Third Horizon Film Fest Explores Caribbean Identity

blackmother

The Third Horizon Film Festival kicked off in Miami on September 27, and ends on Sunday, September 30. The festival highlights stories by independent filmmakers from across the Caribbean. As Nadege Green (WLRN) reports, the screenings include “documentaries, animation and shorts exploring Jamaican identity, the Haitian revolution, a Guyanese activist’s influence on the Black Panther movement and more.”

Jason Fitzroy Jeffers is the co-founder of the film fest and he talked to WLRN reporter Nadege Green about the three-day festival. [. . .]

WLRN: Every Caribbean country has its own vibe, its own folklore, its own stories … and you’re bringing slices of that in a weekend packed with films. Why did you start this film fest, now in its third year?

JEFFERS:  I produced and co-wrote a short film a few years ago called “Papa Machete” and it went to Sundance, Toronto International, racked up millions of views online, but what we realized is that there were so few outlets for other Caribbean films. And I think that the stories of the Caribbean are so rich and are of particular importance right now, so we decided that we need to create a platform to showcase other creators and storytellers. [. . .]

There’s a short animated film that will be showing called “An Excavation of Us.” It brings us to a cave in Haiti and the narration is by Marie Jeanne, a Haitian woman and soldier who fought in the Haitian Revolution. Tell me more about this film.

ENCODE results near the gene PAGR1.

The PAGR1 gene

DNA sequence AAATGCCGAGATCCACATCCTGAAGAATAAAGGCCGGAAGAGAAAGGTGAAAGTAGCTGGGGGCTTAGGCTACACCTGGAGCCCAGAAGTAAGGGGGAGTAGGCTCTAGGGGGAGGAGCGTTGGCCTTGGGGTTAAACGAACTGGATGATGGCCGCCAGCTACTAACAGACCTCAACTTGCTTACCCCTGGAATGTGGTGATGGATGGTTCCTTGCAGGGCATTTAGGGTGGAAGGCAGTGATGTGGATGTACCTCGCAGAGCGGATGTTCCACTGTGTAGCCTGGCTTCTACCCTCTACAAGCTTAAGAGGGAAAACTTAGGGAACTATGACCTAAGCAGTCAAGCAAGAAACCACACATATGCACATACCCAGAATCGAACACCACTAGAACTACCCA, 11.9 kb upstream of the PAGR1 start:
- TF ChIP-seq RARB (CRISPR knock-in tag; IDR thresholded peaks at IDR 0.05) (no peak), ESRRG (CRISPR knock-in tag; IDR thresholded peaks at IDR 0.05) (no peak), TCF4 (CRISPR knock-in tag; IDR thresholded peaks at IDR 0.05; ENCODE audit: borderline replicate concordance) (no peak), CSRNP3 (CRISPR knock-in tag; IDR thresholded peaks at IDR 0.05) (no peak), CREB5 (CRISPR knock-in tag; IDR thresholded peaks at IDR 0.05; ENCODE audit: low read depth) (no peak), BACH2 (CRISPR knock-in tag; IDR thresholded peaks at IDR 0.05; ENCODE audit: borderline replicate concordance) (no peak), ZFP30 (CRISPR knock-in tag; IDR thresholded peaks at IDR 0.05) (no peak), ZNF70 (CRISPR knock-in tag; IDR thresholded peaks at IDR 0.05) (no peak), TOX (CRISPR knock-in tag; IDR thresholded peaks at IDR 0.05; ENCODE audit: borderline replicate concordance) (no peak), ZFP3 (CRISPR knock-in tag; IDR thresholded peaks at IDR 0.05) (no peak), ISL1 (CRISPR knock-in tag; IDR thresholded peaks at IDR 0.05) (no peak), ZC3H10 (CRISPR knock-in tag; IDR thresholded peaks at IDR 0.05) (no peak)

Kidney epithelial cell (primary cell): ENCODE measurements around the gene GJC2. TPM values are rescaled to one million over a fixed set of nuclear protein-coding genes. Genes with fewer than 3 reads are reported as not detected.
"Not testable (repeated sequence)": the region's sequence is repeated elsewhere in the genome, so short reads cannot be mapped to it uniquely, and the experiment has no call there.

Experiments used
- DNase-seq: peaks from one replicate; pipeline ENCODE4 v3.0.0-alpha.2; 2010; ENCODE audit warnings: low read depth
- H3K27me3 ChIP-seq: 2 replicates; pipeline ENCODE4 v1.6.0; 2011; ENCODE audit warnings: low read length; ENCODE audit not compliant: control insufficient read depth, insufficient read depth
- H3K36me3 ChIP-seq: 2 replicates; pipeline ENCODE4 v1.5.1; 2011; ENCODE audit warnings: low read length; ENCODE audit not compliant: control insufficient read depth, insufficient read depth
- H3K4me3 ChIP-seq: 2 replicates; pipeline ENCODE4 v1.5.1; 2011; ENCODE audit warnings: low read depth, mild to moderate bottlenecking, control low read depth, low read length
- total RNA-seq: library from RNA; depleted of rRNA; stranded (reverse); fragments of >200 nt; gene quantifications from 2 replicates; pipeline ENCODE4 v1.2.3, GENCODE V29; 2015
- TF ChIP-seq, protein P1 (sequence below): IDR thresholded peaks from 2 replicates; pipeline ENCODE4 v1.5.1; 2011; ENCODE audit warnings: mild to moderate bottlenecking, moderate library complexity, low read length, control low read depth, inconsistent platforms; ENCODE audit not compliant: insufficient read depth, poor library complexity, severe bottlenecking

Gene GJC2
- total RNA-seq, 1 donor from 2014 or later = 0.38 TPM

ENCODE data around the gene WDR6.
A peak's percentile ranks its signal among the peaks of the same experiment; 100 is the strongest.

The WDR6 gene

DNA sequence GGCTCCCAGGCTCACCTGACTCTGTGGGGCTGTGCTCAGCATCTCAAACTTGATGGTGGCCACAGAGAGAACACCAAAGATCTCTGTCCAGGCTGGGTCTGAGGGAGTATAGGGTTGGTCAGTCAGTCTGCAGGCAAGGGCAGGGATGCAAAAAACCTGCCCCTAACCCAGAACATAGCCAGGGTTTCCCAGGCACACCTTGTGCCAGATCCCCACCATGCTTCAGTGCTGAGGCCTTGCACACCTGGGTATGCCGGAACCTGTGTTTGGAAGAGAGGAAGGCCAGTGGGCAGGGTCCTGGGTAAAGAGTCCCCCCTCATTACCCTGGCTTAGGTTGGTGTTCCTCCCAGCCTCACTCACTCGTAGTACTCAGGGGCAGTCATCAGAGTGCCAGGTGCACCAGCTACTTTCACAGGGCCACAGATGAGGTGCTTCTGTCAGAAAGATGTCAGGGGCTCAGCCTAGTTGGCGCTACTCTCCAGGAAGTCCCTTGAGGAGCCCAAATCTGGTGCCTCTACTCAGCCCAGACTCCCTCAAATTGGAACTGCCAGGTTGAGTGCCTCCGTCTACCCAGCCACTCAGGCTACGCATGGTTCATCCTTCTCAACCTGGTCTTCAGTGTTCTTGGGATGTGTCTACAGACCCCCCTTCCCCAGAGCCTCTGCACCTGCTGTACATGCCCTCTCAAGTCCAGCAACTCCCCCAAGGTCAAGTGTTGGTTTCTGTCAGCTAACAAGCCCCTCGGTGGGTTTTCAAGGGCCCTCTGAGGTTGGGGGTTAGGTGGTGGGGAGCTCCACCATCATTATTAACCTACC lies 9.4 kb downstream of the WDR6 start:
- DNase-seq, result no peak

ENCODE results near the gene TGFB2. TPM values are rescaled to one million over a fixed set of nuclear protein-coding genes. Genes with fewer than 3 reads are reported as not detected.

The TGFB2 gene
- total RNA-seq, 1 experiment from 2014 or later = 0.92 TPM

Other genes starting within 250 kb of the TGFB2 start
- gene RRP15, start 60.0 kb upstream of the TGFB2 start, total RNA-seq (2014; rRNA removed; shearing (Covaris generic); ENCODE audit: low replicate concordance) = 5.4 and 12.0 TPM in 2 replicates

This is actually the second film that we’re showing by the Haitian director Shirley Bruno, one of the most exciting voices in Caribbean film right now. This particular film — it’s an experimental animation that really delves into almost subterranean feelings and expressions that would explode out of the justice that was the Haitian Revolution.

From 1791 to 1804  the slave population of Haiti carried out the world’s only successful slave revolution and overthrew their colonial masters from France and defeated Napoleon’s armies. I think it is one of the single most important events in world history. [. . .]

[Photo above: A portrait from Black Mother, directed by Khalik Allah, the opening night film for the Third Horizon Film Festival]

For full article, see http://www.wlrn.org/post/third-horizon-film-fest-explores-caribbean-identity-and-stories

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